11. A. Abdelkefi, A. H. Nayfeh, and M. R. Hajj, “Enhancement of power harvesting from piezoaeroelastic systems,” Nonlinear Dynamics, vol. 68, no. 4, pp. 531–541, 2012. View at Publisher · View at Google Scholar · View at Scopus
  12. A. Abdelkefi, M. R. Hajj, and A. H. Nayfeh, “Sensitivity analysis of piezoaeroelastic energy harvesters,” Journal of Intelligent Material Systems and Structures, vol. 23, no. 13, pp. 1523–1531, 2012. View at Publisher · View at Google Scholar · View at Scopus
  13. S. Pobering and N. Schwesinger, “A novel hydropower harvesting device,” in Proceedings of the International Conference on MEMS, NANO and Smart Systems (ICMENS '04), pp. 480–485, Banff, Canada, August 2004. View at Scopus
  14. O. Doaré and S. Michelin, “Piezoelectric coupling in energy-harvesting fluttering flexible plates: linear stability analysis and conversion efficiency,” Journal of Fluids and Structures, vol. 27, no. 8, pp. 1357–1375, 2011. View at Publisher · View at Google Scholar · View at Scopus
  15. S. Michelin and O. Doaré, “Energy harvesting efficiency of piezoelectric flags in axial flows,” Journal of Fluid Mechanics, vol. 714, pp. 489–504, 2013. View at Publisher · View at Google Scholar · View at MathSciNet · View at Scopus
  16. C. H. K. Williamson and R. Govardhan, “Vortex-induced vibrations,” Annual Review of Fluid Mechanics, vol. 36, no. 1, pp. 413–455, 2004. View at Publisher · View at Google Scholar
  17. G. R. Ássi, J. R. Meneghini, J. A. Aranha et al., “Experimental investigation of flow-induced vibrations interference between two circular cylinders in tandem arrangements,” in Proceedings of the ASME 24th International Conference on Offshore Mechanics and Arctic Engineering, American Society of Mechanical Engineers, pp. 273–277, 2005.
  18. G. R. S. Assi, P. W. Bearman, and J. R. Meneghini, “On the wake-induced vibration of tandem circular cylinders: the vortex interaction excitation mechanism,” Journal of Fluid Mechanics, vol. 661, pp. 365–401, 2010. View at Publisher · View at Google Scholar · View at Scopus
  19. B. S. Carmo, S. J. Sherwin, P. W. Bearman, and R. H. J. Willden, “Flow-induced vibration of a circular cylinder subjected to wake interference at low Reynolds number,” Journal of Fluids and Structures, vol. 27, no. 4, pp. 503–522, 2011. View at Publisher · View at Google Scholar · View at Scopus
  20. F. J. Huera-Huarte and M. Gharib, “Vortex- and wake-induced vibrations of a tandem arrangement of two flexible circular cylinders with far wake interference,” Journal of Fluids and Structures, vol. 27, no. 5-6, pp. 824–828, 2011. View at Publisher · View at Google Scholar · View at Scopus
  21. K. M. Lam and A. P. To, “Interference effect of an upstream larger cylinder on the lock-in vibration of a flexibly mounted circular cylinder,” Journal of Fluids and Structures, vol. 17, no. 8, pp. 1059–1078, 2003. View at Publisher · View at Google Scholar · View at Scopus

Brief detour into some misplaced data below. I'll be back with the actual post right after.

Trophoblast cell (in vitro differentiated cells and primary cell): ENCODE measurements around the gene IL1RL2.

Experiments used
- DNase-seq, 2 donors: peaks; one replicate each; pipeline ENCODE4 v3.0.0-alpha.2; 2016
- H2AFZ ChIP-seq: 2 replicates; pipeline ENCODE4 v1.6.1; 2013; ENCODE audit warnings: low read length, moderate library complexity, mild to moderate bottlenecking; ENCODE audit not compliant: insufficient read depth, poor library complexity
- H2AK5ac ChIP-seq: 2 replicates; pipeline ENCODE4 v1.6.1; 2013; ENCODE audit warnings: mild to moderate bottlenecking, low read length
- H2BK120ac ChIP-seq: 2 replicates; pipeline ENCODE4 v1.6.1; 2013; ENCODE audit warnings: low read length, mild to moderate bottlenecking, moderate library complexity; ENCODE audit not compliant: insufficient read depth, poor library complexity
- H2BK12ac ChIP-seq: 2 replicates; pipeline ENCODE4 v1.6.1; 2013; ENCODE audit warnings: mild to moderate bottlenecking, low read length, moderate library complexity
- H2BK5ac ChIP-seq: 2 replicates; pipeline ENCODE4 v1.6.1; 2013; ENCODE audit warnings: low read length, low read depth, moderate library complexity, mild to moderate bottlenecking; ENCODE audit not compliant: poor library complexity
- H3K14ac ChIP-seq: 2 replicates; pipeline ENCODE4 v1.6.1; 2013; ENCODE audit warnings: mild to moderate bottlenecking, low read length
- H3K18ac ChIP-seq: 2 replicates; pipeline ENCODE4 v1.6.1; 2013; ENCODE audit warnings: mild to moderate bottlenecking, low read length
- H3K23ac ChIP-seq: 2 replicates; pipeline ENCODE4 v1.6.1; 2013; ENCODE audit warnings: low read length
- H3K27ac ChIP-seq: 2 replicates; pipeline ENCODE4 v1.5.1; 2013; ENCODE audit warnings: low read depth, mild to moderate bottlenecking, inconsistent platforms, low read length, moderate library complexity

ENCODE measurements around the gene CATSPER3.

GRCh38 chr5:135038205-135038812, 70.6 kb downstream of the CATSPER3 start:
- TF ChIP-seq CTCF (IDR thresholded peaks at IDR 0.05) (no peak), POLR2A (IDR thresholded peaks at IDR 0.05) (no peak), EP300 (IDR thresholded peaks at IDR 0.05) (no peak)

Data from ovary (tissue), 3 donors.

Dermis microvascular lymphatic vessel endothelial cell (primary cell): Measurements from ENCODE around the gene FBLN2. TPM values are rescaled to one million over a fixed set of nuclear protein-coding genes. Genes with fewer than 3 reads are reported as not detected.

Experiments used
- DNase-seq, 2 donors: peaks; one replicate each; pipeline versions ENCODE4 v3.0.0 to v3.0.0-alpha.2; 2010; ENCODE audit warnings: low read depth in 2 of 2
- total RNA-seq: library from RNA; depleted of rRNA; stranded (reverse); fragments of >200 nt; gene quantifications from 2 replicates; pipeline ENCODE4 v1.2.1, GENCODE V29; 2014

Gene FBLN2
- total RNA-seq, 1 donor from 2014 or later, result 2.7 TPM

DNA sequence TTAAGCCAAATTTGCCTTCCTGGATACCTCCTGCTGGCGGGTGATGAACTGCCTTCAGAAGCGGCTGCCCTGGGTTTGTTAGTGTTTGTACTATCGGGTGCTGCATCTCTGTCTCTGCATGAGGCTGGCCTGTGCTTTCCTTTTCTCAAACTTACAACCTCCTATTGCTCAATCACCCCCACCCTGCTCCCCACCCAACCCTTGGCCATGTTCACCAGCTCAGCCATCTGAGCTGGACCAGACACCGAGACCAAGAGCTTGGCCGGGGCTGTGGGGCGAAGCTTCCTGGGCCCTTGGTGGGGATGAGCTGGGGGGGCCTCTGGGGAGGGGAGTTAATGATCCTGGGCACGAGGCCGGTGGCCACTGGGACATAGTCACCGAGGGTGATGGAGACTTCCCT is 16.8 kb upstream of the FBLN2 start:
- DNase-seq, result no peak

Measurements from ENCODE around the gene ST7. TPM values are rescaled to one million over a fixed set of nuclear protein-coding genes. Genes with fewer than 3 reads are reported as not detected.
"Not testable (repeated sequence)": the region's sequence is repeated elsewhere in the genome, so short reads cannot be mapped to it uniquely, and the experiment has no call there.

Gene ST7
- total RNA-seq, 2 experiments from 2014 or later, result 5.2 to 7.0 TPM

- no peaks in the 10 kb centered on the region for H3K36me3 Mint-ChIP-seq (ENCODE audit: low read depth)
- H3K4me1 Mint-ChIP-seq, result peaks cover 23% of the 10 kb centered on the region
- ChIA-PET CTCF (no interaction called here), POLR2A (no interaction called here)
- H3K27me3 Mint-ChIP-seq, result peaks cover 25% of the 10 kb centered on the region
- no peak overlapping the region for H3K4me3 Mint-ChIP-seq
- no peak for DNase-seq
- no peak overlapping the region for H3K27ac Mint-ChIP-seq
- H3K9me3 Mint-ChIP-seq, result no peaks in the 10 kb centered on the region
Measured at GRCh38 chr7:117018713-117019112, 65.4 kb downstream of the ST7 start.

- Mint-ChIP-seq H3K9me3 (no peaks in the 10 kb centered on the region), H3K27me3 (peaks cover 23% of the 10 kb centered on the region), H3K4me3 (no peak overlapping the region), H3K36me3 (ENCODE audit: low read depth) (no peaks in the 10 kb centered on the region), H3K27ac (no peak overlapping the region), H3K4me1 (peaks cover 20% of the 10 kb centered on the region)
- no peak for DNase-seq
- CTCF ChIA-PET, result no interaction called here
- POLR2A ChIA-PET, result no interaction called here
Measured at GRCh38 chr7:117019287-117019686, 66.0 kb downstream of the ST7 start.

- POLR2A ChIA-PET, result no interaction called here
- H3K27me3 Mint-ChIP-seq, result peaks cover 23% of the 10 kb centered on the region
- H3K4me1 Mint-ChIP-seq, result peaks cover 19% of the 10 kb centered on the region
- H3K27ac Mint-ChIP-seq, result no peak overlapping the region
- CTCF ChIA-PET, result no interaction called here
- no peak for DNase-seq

22. H. Wang, W. Yang, K. D. Nguyen, and G. Yu, “Wake-induced vibrations of an elastically mounted cylinder located downstream of a stationary larger cylinder at low Reynolds numbers,” Journal of Fluids and Structures, vol. 50, pp. 479–496, 2014. View at Publisher · View at Google Scholar · View at Scopus
  23. H. D. Akaydin, N. Elvin, and Y. Andreopoulos, “The performance of a self-excited fluidic energy harvester,” Smart Materials and Structures, vol. 21, no. 2, Article ID 025007, 2012. View at Publisher · View at Google Scholar · View at Scopus
  24. E. Molino-Minero-Re, M. Carbonell-Ventura, C. Fisac-Fuentes, A. Mànuel-Làzaro, and D. M. Toma, “Piezoelectric energy harvesting from induced vortex in water flow,” in Proceedings of the IEEE International Instrumentation and Measurement Technology Conference (I2MTC '12), pp. 624–627, Graz, Austria, May 2012. View at Publisher · View at Google Scholar · View at Scopus
  25. A. Mehmood, A. Abdelkefi, M. R. Hajj, A. H. Nayfeh, I. Akhtar, and A. O. Nuhait, “Piezoelectric energy harvesting from vortex-induced vibrations of circular cylinder,” Journal of Sound and Vibration, vol. 332, no. 19, pp. 4656–4667, 2013. View at Publisher · View at Google Scholar · View at Scopus
  26. M. Zhang, Y. Liu, and Z. Cao, “Modeling of piezoelectric energy harvesting from freely oscillating cylinders in water flow,” Mathematical Problems in Engineering, vol. 2014, Article ID 985360, 13 pages, 2014. View at Publisher · View at Google Scholar · View at Scopus
  27. A. Erturk and D. J. Inman, “An experimentally validated bimorph cantilever model for piezoelectric energy harvesting from base excitations,” Smart Materials and Structures, vol. 18, no. 2, Article ID 025009, 2009. View at Google Scholar